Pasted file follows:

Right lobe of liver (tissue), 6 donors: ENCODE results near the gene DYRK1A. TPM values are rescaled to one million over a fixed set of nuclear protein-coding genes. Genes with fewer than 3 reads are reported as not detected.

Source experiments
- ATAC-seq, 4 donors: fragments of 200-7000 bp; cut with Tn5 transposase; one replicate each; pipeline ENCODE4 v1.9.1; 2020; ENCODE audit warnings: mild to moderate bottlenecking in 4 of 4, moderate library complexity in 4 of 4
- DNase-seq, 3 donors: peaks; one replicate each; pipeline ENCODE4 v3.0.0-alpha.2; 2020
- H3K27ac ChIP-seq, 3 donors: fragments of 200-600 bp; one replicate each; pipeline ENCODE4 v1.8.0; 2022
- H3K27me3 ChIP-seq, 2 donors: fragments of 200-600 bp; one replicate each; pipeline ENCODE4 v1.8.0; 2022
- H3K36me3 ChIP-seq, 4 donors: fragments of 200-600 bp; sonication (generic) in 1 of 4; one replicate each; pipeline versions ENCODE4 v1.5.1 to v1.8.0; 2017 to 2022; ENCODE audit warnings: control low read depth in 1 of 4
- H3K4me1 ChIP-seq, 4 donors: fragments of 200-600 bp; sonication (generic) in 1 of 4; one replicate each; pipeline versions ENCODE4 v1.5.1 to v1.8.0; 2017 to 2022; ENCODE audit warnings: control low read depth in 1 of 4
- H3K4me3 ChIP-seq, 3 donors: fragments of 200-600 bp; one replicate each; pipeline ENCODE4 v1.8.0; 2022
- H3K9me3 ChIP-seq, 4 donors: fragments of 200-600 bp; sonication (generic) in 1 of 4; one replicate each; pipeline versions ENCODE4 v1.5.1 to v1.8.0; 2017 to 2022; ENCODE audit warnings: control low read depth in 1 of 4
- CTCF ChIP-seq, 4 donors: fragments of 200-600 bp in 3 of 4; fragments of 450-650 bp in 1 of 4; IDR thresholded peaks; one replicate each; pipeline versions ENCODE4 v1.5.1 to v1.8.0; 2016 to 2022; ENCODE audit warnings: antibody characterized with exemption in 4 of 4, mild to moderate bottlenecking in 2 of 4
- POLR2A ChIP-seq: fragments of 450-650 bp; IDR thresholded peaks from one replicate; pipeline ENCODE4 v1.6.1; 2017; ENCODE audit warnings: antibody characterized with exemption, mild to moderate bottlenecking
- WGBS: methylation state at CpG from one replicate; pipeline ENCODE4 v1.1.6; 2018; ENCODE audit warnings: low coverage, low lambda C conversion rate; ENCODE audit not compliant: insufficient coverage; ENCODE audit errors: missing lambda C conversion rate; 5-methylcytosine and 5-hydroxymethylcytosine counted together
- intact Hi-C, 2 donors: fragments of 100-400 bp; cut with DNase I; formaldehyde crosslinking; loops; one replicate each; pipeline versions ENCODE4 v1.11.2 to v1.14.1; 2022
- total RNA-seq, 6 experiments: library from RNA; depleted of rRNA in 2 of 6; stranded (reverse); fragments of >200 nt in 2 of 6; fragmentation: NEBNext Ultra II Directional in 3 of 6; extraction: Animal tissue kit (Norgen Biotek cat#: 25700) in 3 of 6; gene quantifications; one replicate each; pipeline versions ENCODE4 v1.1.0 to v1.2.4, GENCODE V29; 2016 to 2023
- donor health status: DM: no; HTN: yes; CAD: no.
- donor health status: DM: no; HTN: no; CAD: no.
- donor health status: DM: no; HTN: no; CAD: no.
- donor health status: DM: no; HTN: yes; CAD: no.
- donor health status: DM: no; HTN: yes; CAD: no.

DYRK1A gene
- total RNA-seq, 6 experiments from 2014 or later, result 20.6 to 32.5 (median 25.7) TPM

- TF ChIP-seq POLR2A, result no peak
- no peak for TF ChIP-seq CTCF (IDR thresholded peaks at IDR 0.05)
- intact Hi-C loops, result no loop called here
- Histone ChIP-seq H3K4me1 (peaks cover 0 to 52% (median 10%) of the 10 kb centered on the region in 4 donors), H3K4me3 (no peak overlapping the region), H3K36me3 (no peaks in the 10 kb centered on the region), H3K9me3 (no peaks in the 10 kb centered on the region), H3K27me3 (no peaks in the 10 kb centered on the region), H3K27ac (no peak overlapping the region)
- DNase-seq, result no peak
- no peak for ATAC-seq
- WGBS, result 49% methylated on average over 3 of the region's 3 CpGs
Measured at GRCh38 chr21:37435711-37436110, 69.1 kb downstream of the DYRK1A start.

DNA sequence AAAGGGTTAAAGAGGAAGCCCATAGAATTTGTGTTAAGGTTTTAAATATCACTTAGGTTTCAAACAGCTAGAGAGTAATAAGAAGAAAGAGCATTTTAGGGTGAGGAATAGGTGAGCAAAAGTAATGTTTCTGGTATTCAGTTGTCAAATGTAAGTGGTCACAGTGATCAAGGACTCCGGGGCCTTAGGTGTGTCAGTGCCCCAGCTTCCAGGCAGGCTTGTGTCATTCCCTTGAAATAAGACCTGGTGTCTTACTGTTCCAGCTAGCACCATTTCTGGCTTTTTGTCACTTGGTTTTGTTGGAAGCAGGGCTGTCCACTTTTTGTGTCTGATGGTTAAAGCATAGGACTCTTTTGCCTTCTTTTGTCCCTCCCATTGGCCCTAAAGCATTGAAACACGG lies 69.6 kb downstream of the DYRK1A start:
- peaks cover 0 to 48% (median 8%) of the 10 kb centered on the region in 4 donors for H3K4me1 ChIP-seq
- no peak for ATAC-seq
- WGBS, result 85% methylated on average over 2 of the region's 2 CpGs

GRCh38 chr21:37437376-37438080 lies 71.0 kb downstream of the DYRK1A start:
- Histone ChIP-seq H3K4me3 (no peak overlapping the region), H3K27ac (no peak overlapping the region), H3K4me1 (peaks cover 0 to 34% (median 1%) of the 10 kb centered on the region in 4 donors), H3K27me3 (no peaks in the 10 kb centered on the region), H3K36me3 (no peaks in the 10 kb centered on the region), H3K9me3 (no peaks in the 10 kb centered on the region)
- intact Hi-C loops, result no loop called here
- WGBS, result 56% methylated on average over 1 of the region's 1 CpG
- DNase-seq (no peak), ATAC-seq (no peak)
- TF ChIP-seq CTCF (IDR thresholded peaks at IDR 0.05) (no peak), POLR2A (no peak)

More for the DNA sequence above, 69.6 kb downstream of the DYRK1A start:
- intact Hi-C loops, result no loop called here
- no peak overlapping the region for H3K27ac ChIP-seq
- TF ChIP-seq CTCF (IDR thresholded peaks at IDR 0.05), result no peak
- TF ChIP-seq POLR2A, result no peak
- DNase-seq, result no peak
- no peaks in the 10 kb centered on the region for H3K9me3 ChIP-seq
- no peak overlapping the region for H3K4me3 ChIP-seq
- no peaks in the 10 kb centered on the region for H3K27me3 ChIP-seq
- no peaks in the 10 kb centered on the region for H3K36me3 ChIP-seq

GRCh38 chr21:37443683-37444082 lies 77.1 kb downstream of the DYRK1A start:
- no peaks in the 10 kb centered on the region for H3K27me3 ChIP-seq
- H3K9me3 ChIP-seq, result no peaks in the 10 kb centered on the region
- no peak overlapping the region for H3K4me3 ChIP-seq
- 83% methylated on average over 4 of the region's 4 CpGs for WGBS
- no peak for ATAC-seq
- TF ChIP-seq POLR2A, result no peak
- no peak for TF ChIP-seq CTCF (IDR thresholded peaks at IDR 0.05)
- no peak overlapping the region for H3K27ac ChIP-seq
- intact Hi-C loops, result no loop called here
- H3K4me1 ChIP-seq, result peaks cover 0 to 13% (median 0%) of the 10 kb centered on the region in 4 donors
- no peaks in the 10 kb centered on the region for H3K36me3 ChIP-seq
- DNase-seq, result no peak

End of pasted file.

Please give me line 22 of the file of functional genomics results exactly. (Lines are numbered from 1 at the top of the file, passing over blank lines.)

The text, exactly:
- total RNA-seq, 6 experiments from 2014 or later, result 20.6 to 32.5 (median 25.7) TPM